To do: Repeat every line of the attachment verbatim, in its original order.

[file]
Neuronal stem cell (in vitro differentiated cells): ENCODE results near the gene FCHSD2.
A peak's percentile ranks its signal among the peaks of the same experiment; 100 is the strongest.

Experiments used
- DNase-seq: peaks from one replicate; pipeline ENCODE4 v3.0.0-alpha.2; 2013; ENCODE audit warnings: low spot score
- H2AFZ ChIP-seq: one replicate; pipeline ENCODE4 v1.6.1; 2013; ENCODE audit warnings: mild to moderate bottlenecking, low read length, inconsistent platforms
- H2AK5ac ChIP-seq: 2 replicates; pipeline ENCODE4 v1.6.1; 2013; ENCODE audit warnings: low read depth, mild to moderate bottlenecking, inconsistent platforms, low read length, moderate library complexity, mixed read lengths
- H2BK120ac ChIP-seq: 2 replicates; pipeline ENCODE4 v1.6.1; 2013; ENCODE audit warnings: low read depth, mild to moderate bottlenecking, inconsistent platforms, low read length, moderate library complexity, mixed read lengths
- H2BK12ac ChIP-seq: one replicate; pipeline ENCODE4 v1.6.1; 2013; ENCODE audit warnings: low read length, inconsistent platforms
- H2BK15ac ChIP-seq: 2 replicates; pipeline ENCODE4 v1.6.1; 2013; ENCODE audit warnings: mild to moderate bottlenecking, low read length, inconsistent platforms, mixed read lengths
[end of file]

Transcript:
Neuronal stem cell (in vitro differentiated cells): ENCODE results near the gene FCHSD2.
A peak's percentile ranks its signal among the peaks of the same experiment; 100 is the strongest.

Experiments used
- DNase-seq: peaks from one replicate; pipeline ENCODE4 v3.0.0-alpha.2; 2013; ENCODE audit warnings: low spot score
- H2AFZ ChIP-seq: one replicate; pipeline ENCODE4 v1.6.1; 2013; ENCODE audit warnings: mild to moderate bottlenecking, low read length, inconsistent platforms
- H2AK5ac ChIP-seq: 2 replicates; pipeline ENCODE4 v1.6.1; 2013; ENCODE audit warnings: low read depth, mild to moderate bottlenecking, inconsistent platforms, low read length, moderate library complexity, mixed read lengths
- H2BK120ac ChIP-seq: 2 replicates; pipeline ENCODE4 v1.6.1; 2013; ENCODE audit warnings: low read depth, mild to moderate bottlenecking, inconsistent platforms, low read length, moderate library complexity, mixed read lengths
- H2BK12ac ChIP-seq: one replicate; pipeline ENCODE4 v1.6.1; 2013; ENCODE audit warnings: low read length, inconsistent platforms
- H2BK15ac ChIP-seq: 2 replicates; pipeline ENCODE4 v1.6.1; 2013; ENCODE audit warnings: mild to moderate bottlenecking, low read length, inconsistent platforms, mixed read lengths